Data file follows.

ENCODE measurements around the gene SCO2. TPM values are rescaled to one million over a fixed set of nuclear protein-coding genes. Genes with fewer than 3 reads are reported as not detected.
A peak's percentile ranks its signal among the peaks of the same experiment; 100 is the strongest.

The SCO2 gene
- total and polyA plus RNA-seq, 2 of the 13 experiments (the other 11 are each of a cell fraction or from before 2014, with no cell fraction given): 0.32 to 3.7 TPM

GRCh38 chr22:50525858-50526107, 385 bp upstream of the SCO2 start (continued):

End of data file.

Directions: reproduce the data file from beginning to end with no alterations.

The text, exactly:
ENCODE measurements around the gene SCO2. TPM values are rescaled to one million over a fixed set of nuclear protein-coding genes. Genes with fewer than 3 reads are reported as not detected.
A peak's percentile ranks its signal among the peaks of the same experiment; 100 is the strongest.

The SCO2 gene
- total and polyA plus RNA-seq, 2 of the 13 experiments (the other 11 are each of a cell fraction or from before 2014, with no cell fraction given): 0.32 to 3.7 TPM

GRCh38 chr22:50525858-50526107, 385 bp upstream of the SCO2 start (continued):